Then click Download. And you get one of those marvelous g-zipped files, that when unzipped is a tab-delimited set of data (distinct from those downloaded from Payments and Financial Reports.

What could Apple do better?

What I want is a single place where I can choose the period (from all my sales, to monthly, yearly or whatever I want), and then export all the data at once, in a single file. And I want all the data: which book, how many copies, which country, which currency, and on which date. It's not hard. Lots of other distributors offer such tools.


  1. I use an Excel workbook with two sheets: a Table with the raw data from Apple and a Pivot Table that summarizes, sorts, and subtotals. Works pretty well. I just add each month's new data to the table, then update the pivot table.

  2. Is there any particular reason why you prefer Financial reports instead of Sales reports (downloadable from the Sales and Trends tab)? The later provides all regions and currencies in a single file, and all lines are tabular except the 1st one, which are column titles (i.e. has no total at the end)

    If you want to use that. you may be interested in my shell script + automation launchd task that periodically downloads sales data from the store, and is available at (it has easy-to-follow instructions at the end).

    As Apple only provides history data for a limited number of days/weeks, I have set it to run every 8 hours in several computers, downloading the data to a Dropbox synchronized folder, so that I minimize the chance of missing data due to the computer being off.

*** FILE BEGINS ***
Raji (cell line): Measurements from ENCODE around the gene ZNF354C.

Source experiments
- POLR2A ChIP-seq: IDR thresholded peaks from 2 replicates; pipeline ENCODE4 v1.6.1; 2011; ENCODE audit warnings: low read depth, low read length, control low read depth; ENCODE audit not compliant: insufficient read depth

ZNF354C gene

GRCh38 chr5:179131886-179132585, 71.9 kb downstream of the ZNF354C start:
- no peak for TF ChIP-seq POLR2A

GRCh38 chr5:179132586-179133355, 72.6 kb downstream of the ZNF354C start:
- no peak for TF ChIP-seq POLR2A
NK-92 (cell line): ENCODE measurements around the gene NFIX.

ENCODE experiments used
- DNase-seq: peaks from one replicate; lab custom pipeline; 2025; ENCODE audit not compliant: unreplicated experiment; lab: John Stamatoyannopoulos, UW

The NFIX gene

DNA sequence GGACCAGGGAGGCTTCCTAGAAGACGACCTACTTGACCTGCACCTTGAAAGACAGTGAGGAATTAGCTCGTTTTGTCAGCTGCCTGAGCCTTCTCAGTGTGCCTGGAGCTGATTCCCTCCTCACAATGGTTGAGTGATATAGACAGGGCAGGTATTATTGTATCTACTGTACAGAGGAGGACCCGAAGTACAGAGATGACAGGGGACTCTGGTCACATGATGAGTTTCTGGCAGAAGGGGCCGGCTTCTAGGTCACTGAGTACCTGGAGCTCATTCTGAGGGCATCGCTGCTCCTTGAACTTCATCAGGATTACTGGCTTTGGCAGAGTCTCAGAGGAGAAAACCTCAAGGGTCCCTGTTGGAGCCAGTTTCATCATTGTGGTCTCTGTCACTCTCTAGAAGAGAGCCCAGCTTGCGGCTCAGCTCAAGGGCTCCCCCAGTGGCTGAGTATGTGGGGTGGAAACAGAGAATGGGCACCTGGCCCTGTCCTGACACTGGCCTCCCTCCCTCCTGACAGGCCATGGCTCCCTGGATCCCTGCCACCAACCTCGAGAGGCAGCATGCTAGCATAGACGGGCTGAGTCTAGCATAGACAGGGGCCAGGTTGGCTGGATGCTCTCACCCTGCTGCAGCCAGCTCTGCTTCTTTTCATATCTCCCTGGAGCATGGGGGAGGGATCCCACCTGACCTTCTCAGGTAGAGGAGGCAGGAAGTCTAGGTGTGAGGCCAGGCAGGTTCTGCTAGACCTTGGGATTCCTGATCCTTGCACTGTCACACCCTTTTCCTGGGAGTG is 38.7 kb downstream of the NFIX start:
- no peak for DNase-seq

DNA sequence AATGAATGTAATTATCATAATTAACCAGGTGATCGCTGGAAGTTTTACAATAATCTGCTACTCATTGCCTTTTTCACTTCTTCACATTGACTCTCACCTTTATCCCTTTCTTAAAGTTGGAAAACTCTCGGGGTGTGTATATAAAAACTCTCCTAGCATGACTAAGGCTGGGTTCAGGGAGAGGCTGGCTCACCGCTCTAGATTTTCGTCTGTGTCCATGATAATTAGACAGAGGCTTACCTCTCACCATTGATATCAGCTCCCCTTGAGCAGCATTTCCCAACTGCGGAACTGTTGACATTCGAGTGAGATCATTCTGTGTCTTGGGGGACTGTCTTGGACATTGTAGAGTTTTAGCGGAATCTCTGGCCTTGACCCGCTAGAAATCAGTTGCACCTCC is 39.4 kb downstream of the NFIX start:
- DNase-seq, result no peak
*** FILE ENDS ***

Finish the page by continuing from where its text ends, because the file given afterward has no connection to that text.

Note that it only works on Macs (it uses BSD's date command's syntax, and I did not bother making it failsafe on Linux), and it has not been updated to download monthly and yearly reports just yet.

  3. Keep in mind that the iBooks group at Apple is quite small. Upper management has never gotten behind digital books like they have digital music. There's only so much they can do with the resources they have.

    1. Having been out of the EPUB loop for a while, I apologize in advance if someone's made this comment before - but seems to me that improving the iBooks environment would be a good use of some of Apple's cash reserves.

  4. Just for the record: I updated the script mentioned above, located at, so that it also downloads the new monthly and yearly reports.